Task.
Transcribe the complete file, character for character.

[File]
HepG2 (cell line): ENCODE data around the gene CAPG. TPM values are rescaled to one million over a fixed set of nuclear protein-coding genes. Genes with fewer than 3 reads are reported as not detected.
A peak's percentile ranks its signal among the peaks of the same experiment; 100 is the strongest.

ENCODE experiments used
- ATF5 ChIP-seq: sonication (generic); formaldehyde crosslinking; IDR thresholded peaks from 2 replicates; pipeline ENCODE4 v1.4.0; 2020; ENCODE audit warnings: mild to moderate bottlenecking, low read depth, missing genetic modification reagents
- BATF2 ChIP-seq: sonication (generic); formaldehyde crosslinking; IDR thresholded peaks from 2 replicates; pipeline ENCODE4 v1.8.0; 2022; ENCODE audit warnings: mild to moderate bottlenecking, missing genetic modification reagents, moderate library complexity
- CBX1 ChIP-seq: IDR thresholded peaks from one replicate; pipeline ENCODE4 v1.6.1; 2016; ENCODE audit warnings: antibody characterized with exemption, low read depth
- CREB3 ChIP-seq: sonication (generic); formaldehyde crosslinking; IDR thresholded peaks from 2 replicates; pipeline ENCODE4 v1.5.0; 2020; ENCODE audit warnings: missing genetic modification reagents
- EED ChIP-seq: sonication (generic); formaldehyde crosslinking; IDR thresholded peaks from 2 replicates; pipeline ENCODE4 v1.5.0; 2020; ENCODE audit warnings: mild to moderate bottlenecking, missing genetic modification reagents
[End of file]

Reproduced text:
HepG2 (cell line): ENCODE data around the gene CAPG. TPM values are rescaled to one million over a fixed set of nuclear protein-coding genes. Genes with fewer than 3 reads are reported as not detected.
A peak's percentile ranks its signal among the peaks of the same experiment; 100 is the strongest.

ENCODE experiments used
- ATF5 ChIP-seq: sonication (generic); formaldehyde crosslinking; IDR thresholded peaks from 2 replicates; pipeline ENCODE4 v1.4.0; 2020; ENCODE audit warnings: mild to moderate bottlenecking, low read depth, missing genetic modification reagents
- BATF2 ChIP-seq: sonication (generic); formaldehyde crosslinking; IDR thresholded peaks from 2 replicates; pipeline ENCODE4 v1.8.0; 2022; ENCODE audit warnings: mild to moderate bottlenecking, missing genetic modification reagents, moderate library complexity
- CBX1 ChIP-seq: IDR thresholded peaks from one replicate; pipeline ENCODE4 v1.6.1; 2016; ENCODE audit warnings: antibody characterized with exemption, low read depth
- CREB3 ChIP-seq: sonication (generic); formaldehyde crosslinking; IDR thresholded peaks from 2 replicates; pipeline ENCODE4 v1.5.0; 2020; ENCODE audit warnings: missing genetic modification reagents
- EED ChIP-seq: sonication (generic); formaldehyde crosslinking; IDR thresholded peaks from 2 replicates; pipeline ENCODE4 v1.5.0; 2020; ENCODE audit warnings: mild to moderate bottlenecking, missing genetic modification reagents